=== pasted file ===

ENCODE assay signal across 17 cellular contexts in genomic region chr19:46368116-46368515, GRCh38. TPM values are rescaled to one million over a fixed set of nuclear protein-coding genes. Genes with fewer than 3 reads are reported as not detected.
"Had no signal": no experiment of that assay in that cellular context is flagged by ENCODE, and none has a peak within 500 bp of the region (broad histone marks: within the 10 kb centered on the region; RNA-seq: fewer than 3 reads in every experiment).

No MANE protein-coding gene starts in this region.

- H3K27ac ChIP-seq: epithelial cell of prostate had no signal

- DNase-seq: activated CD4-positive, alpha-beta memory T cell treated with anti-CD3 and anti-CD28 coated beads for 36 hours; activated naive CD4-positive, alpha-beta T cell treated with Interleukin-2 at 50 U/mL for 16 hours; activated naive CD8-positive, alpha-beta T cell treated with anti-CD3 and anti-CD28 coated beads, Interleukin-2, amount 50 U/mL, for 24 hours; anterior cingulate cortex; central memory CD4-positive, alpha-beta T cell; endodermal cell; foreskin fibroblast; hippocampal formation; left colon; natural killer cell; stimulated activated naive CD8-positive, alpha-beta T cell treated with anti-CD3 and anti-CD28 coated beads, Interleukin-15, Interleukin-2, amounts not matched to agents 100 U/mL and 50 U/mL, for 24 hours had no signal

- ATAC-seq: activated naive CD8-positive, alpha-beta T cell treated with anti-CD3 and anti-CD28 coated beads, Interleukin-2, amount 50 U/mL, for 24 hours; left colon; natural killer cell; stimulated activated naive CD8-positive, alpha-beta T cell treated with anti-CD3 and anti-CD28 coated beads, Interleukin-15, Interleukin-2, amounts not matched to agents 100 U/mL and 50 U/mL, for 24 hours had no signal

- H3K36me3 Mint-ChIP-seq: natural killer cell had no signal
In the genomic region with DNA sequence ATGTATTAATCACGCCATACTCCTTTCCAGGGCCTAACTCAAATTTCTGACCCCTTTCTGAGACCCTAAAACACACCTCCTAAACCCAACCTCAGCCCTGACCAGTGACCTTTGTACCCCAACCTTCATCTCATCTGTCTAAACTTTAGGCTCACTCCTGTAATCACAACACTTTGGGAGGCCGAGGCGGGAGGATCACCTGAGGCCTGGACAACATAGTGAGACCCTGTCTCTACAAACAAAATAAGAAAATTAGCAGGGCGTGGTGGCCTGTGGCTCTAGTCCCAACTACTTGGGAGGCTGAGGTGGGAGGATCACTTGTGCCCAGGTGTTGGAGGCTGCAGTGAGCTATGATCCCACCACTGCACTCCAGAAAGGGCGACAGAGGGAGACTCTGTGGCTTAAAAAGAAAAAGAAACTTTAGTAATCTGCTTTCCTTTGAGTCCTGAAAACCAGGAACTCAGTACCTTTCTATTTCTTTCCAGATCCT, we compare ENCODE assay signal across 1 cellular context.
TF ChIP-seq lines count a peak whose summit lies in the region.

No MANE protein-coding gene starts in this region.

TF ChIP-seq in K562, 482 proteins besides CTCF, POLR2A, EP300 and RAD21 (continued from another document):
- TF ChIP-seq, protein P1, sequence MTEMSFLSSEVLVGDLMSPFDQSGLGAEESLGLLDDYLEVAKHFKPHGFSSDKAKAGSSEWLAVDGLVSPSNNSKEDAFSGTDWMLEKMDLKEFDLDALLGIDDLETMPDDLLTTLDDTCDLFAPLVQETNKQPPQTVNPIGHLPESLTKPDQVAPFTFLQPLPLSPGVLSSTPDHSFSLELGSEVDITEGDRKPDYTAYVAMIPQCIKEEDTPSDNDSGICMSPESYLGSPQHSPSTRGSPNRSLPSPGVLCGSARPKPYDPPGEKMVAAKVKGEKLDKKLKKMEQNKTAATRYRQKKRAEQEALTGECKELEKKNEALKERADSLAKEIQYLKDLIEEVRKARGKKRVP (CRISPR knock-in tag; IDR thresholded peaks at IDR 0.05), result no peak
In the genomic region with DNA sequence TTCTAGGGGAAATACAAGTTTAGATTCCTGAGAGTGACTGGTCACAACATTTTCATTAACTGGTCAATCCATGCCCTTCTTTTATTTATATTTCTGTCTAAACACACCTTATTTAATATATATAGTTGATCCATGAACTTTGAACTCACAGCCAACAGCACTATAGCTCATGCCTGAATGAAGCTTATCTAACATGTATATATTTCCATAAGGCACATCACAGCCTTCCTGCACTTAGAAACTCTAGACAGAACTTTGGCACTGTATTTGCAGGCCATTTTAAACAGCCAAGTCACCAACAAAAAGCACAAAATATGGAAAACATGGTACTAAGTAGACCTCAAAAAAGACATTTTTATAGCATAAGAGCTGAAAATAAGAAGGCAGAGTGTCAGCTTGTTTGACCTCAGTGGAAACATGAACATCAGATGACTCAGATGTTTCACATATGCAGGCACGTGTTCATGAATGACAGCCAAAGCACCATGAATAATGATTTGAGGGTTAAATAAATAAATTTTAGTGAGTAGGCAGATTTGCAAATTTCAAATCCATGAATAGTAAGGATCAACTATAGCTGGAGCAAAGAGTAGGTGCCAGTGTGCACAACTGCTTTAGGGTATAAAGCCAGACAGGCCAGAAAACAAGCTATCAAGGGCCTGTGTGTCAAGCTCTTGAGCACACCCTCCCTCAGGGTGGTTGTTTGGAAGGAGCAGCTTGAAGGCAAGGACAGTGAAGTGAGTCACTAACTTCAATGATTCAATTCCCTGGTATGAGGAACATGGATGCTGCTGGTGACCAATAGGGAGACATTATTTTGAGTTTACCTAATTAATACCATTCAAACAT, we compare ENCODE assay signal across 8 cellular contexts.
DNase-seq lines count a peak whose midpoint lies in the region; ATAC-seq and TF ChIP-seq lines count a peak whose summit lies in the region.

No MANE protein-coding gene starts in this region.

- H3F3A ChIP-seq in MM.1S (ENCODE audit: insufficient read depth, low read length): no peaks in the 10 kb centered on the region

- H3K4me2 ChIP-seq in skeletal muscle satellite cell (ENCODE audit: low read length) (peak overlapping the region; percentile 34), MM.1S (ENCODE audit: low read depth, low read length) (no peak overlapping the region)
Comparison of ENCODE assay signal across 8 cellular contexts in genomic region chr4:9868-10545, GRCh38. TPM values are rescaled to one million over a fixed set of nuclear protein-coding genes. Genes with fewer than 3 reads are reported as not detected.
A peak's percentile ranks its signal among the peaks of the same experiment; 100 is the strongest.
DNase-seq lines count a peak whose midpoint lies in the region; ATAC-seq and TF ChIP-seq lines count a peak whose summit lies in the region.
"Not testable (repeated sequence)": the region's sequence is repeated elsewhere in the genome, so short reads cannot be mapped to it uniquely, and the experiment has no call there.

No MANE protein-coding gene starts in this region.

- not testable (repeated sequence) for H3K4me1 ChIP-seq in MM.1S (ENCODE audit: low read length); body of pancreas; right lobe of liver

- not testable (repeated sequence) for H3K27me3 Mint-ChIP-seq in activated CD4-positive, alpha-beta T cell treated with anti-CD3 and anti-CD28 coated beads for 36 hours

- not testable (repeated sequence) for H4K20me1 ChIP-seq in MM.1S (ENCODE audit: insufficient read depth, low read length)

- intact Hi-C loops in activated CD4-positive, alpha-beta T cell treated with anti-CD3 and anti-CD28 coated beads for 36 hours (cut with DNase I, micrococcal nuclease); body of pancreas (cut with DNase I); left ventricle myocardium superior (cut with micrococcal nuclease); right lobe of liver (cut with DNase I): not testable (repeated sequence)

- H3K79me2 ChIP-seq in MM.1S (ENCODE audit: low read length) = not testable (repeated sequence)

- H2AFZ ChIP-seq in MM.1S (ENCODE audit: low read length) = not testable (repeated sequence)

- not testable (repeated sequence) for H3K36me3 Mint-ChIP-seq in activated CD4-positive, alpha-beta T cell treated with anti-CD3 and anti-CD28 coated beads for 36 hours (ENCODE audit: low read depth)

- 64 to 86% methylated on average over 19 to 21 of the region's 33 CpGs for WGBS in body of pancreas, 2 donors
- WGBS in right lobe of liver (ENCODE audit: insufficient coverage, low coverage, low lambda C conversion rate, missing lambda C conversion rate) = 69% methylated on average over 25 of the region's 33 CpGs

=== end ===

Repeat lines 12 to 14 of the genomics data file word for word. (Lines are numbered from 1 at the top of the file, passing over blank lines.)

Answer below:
- TF ChIP-seq, protein P1, sequence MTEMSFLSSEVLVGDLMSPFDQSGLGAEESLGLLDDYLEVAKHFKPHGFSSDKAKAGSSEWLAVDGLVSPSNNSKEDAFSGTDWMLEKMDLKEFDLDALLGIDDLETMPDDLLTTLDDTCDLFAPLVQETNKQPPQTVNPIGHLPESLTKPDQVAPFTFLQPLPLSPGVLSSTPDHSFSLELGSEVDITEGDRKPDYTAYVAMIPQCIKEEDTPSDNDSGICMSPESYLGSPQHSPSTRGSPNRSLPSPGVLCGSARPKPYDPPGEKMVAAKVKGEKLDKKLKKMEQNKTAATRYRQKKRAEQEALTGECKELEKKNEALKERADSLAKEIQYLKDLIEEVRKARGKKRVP (CRISPR knock-in tag; IDR thresholded peaks at IDR 0.05), result no peak
In the genomic region with DNA sequence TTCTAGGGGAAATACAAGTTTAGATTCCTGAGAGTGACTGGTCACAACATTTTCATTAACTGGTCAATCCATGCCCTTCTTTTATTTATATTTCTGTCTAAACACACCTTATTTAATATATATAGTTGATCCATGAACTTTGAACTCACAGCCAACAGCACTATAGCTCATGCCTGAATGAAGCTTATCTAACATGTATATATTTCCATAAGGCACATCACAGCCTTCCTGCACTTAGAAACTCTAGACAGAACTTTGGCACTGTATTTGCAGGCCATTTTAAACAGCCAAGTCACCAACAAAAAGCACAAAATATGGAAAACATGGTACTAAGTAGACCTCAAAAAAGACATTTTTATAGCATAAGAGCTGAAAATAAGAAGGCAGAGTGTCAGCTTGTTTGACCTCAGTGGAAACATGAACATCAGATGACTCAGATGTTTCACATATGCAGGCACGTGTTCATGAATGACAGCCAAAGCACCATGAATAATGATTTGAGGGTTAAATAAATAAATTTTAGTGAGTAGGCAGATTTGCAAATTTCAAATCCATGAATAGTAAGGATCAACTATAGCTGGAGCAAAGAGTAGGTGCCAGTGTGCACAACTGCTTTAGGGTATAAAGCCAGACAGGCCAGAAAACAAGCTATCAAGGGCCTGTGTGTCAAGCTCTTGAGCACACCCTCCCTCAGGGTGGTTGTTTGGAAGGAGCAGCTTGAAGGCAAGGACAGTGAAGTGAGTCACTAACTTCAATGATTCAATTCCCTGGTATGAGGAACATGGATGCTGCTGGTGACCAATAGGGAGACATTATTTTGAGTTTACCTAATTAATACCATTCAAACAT, we compare ENCODE assay signal across 8 cellular contexts.
DNase-seq lines count a peak whose midpoint lies in the region; ATAC-seq and TF ChIP-seq lines count a peak whose summit lies in the region.